Far-Right Party Surges in Dutch Parliament, While Voters Express Economic Concerns
Party for Freedom leader Geert Wilders. Photo by Robin Utrecht/AFP/Getty Images
Elections in the Netherlands on Wednesday showed significant growth in support for a far-right politician, who has taken a strong stance on immigration, and a pro-business party that backs cutting government spending, reflecting voters’ concerns over the European economic downturn.
The far-right Freedom Party, led by Geert Wilders, grew from nine to 24 seats in the 150-seat parliament following Wednesday’s vote. Wilders wants to ban Muslim face veils and the building of new mosques in the country of 16.6 million with a Muslim population of 1 million.
Paul Ames, GlobalPost’s Belgium-based regional correspondent, said Wilders built on people’s fears about the influence of Islam on the Netherlands.
“The Netherlands has a tradition of being a very tolerant society — tolerant of newcomers, but also tolerant in other ways, for example, on homosexuality. And [Wilders] built up this momentum suggesting that the increased influence of Islam in Dutch society was actually eroding that tradition of tolerance in the country,” said Ames. “I think he built very much on people’s fears of that, and also fears of crime. He linked crime in the inner cities to immigrant youths, Muslim youths in particular.”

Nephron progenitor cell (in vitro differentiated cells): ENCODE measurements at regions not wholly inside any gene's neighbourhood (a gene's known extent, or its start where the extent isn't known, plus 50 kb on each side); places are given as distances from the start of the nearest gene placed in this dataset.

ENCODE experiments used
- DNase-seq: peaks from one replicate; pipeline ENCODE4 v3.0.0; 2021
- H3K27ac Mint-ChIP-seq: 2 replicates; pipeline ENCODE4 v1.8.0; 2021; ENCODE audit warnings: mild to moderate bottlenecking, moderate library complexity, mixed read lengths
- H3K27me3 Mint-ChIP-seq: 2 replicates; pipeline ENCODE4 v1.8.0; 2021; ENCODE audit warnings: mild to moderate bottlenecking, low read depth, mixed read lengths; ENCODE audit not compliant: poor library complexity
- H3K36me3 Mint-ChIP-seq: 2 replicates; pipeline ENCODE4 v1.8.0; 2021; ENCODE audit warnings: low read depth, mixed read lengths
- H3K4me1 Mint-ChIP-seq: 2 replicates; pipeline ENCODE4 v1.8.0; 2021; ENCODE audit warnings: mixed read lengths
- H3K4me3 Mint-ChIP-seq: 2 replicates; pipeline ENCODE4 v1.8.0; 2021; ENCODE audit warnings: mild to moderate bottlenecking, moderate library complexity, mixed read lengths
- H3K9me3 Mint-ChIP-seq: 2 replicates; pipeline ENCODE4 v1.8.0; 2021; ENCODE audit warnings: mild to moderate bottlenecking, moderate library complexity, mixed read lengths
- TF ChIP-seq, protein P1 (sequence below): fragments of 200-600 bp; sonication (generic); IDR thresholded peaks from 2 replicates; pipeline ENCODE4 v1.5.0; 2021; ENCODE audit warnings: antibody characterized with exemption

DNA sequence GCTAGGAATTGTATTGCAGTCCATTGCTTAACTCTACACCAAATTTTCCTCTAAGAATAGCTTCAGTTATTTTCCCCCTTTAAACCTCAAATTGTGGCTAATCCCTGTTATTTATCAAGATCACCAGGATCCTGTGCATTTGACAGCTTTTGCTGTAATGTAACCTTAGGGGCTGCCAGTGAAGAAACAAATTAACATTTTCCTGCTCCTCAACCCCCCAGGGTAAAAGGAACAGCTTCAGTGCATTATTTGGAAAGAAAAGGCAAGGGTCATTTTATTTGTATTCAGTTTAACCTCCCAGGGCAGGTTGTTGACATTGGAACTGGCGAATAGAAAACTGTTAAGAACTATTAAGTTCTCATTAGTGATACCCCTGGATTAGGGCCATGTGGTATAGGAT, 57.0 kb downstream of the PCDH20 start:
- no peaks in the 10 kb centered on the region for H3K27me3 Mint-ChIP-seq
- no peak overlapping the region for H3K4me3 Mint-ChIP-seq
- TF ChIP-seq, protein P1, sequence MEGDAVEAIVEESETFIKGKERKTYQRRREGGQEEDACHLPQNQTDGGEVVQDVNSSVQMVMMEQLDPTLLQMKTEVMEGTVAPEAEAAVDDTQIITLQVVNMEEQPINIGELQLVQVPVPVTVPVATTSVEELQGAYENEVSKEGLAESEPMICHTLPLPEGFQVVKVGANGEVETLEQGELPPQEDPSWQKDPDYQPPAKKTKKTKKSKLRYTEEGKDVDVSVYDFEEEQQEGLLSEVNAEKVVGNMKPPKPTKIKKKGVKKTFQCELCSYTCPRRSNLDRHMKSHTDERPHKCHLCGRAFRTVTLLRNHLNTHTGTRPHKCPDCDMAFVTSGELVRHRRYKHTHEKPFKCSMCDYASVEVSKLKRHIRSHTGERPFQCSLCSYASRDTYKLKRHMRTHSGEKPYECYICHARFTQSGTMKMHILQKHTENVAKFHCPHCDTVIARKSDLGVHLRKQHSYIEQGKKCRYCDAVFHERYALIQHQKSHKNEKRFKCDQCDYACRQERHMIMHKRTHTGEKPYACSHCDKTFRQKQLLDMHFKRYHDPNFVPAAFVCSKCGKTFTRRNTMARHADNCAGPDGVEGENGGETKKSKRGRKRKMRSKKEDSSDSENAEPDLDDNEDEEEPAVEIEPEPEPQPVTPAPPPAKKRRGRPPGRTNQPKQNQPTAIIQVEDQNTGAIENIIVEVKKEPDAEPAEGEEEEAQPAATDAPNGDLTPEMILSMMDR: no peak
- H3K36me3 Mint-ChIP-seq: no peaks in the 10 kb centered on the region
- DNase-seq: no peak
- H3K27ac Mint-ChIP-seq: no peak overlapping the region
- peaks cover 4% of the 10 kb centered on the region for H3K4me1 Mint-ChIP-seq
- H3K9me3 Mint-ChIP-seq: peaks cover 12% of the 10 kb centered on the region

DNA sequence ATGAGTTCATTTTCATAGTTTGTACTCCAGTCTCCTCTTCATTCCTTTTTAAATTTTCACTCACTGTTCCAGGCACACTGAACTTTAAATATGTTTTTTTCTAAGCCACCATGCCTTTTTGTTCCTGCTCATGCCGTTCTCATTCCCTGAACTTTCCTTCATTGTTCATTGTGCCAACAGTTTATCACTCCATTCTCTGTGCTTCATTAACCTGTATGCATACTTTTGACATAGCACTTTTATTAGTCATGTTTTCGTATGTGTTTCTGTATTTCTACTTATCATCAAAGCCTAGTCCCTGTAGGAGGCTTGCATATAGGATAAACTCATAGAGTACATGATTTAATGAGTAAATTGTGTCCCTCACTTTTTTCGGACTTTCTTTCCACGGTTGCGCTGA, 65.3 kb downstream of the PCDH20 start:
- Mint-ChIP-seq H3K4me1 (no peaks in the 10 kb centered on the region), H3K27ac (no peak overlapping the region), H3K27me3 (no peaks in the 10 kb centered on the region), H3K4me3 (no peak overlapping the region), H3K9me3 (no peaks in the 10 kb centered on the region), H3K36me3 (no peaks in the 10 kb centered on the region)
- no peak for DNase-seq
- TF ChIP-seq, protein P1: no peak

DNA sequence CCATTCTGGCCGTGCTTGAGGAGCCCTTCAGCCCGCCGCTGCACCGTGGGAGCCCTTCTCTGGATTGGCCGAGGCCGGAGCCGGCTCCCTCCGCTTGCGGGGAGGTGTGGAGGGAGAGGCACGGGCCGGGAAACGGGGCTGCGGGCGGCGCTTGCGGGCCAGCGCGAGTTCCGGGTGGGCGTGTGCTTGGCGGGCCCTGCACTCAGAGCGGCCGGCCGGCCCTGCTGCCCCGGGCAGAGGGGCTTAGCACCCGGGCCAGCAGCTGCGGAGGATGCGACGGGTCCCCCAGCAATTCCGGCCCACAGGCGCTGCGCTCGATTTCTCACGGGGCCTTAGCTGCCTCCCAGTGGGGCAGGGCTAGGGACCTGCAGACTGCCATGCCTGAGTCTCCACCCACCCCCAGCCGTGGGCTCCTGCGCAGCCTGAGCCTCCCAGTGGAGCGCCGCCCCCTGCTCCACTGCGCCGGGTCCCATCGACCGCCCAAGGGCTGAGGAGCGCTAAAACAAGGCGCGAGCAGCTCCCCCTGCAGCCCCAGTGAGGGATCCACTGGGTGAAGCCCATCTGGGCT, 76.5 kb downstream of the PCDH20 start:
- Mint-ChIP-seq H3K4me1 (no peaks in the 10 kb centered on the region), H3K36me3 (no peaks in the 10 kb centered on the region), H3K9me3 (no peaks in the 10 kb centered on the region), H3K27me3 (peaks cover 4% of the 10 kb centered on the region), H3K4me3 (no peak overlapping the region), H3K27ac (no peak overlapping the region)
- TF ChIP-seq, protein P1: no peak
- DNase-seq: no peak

At the same time, the center-left Labor Party — with its leader Job Cohen, who has reached out to immigrant populations including the Islamic minority in the Netherlands, Ames said — hung on to most of its seats in parliament, going from 33 in the previous parliament to 30 after Wednesday’s vote.
A strong showing for the pro-business People’s Party for Freedom and Democracy, or Liberal Party, under Mark Rutte, reflected the voters’ wishes to address the Netherlands’ large debt and deficit, after seeing the economic problems in Greece and other countries in southern Europe, said Ames. Rutte’s party went from 22 seats to 31.
Taking the largest hit was the Christian Democratic Party, which went from 41 to 21 seats in parliament, leading Prime Minister Jan-Peter Balkenende to not only step down as prime minister but quit as a member of parliament as well.
In February, Balkenende’s centre-left coalition fell apart when parliament voted to withdraw the country’s 2,000 troops from Afghanistan, which Balkenende opposed, said Ames.
But Afghanistan was not much of an issue during Wednesday’s election because there’s a general consensus among the parties now that the troops will come home before the end of the year, he said.
Now, the parties are wrangling to form coalitions for a majority in parliament, which could take weeks.